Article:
Is acupuncture regulated?
In the UK, USA and most of Europe, traditional acupuncture is not regulated.
In Canada, Australia and East Asian countries such as China, Hong Kong, Korea, Japan and Vietnam acupuncture is regulated and certain standards of training must be meet in order to practice acupuncture. Only regulated healthcare professionals that practise traditional Chinese medicines can practice in these countries.
In the United Kingdom, accredited regulatory bodies such as the British Acupuncture Council (BAcC) regulate the acupuncture profession and are in favour of statutorily regulated acupuncturists of different styles of acupuncture. Members of the BAcC are the closet to a professional governing board that regulates acupuncture and are regulated by the professional standards authority. Some Chinese medicine practitioner are members of other working groups such as the acupuncture society.
Western medical acupuncture is governed under existing western medical associations such as the GMC. For this reason some insurance companies will only allow their members to have acupuncture treatment from a western medical acupuncturist even though they have largely just done a weekend course.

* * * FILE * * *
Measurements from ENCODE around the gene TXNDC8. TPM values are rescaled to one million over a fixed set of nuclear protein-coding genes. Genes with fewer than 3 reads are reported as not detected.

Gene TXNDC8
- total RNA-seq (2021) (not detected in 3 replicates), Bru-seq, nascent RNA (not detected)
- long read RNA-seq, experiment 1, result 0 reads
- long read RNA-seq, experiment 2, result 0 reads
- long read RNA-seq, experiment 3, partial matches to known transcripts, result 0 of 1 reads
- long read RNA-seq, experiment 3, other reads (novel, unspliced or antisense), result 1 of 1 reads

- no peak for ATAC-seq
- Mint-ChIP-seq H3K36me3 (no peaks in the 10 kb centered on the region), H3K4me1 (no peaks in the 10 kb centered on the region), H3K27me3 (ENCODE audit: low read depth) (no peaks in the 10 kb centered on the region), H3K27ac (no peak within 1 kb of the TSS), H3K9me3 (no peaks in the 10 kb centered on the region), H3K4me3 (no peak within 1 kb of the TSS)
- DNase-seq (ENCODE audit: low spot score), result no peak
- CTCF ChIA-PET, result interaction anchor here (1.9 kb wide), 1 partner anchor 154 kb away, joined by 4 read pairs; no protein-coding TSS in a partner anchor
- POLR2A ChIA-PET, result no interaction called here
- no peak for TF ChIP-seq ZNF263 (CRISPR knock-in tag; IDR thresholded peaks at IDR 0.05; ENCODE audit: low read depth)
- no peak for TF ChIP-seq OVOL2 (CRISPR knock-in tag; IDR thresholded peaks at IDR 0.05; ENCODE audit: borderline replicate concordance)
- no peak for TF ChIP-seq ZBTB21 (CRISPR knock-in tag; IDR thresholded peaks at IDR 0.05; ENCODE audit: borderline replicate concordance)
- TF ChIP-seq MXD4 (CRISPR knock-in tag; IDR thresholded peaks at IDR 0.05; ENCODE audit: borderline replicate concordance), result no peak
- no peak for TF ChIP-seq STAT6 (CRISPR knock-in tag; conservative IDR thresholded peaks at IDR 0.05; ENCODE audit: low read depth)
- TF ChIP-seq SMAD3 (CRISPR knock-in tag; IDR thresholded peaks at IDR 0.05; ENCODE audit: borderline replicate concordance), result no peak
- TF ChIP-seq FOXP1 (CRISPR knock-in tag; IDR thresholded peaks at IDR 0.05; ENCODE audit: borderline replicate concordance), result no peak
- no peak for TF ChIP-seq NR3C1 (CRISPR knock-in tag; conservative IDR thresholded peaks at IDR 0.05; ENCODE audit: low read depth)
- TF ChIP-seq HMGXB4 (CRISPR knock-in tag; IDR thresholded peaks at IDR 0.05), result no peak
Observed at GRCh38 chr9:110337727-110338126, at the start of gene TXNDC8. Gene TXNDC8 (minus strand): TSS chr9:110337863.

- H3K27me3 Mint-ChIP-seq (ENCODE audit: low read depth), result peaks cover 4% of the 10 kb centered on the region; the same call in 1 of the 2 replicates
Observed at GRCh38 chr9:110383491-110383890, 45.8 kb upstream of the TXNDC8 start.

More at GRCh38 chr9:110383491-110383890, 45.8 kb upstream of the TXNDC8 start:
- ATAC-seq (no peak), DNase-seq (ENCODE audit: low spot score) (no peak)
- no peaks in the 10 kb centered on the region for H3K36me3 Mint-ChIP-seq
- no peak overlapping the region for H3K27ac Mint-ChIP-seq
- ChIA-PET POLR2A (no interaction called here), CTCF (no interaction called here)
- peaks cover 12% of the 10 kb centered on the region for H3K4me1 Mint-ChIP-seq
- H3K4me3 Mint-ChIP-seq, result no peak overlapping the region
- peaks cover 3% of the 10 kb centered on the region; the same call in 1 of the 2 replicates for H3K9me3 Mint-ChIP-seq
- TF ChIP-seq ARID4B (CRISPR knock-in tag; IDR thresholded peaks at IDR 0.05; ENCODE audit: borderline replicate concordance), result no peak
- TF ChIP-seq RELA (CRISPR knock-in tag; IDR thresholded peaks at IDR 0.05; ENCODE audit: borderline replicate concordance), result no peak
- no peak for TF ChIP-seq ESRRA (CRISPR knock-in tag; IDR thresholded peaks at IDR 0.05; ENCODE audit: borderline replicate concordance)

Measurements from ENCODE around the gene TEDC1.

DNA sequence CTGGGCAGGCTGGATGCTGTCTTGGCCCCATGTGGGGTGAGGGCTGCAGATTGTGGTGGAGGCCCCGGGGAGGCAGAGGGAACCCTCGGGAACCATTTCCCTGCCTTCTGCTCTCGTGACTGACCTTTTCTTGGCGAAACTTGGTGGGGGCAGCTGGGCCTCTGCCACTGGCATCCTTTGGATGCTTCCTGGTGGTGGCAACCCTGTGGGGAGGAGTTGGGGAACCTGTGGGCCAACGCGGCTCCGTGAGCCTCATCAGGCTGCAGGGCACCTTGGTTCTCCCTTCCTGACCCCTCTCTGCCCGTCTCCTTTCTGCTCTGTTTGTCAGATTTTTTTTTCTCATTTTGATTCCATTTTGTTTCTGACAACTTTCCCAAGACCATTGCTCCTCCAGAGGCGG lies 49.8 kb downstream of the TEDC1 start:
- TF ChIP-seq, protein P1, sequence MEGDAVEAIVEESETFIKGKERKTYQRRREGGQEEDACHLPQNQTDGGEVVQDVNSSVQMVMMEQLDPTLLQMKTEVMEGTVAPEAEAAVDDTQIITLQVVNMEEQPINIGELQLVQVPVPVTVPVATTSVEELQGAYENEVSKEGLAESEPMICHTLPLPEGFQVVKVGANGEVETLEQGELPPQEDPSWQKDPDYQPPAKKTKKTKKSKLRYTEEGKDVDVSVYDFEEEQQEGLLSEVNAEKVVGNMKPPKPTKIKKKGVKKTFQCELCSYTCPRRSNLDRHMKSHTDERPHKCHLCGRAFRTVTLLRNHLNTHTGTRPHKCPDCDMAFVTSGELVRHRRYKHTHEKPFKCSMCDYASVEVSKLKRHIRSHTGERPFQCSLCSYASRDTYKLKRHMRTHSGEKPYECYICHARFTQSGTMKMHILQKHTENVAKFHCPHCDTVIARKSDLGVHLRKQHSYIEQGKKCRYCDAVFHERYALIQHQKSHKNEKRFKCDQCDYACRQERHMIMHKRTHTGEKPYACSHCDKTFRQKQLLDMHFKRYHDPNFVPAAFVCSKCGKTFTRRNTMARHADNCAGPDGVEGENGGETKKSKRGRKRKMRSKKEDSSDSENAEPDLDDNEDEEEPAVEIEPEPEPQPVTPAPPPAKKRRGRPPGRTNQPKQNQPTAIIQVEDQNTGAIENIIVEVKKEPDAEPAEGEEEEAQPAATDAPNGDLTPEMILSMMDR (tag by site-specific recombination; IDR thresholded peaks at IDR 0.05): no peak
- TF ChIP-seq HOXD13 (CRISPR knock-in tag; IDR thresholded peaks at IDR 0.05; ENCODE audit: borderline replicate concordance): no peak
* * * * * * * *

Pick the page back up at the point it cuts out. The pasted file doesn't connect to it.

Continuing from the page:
Who can practise acupuncture?
In countries where acupuncture isn't regulated, anyone in the medical, health care or complementary medical field can practise acupuncture after basic training, such as a weekend course. Its scope of practice isn't regulated or controlled.
Why should acupuncture be regulated?
In countries where acupuncture isn't regulated such as the UK, there is an increased risk to patients. Healthcare professionals with basic training in acupuncture are often the ones who cause most of the serious side effects reported about acupuncture treatment.
Acupuncture practitioners need only apply to join a accredited register which isn't governed by the department of health or secretary of state. Instead local authorities regulate traditional acupuncture practitioners.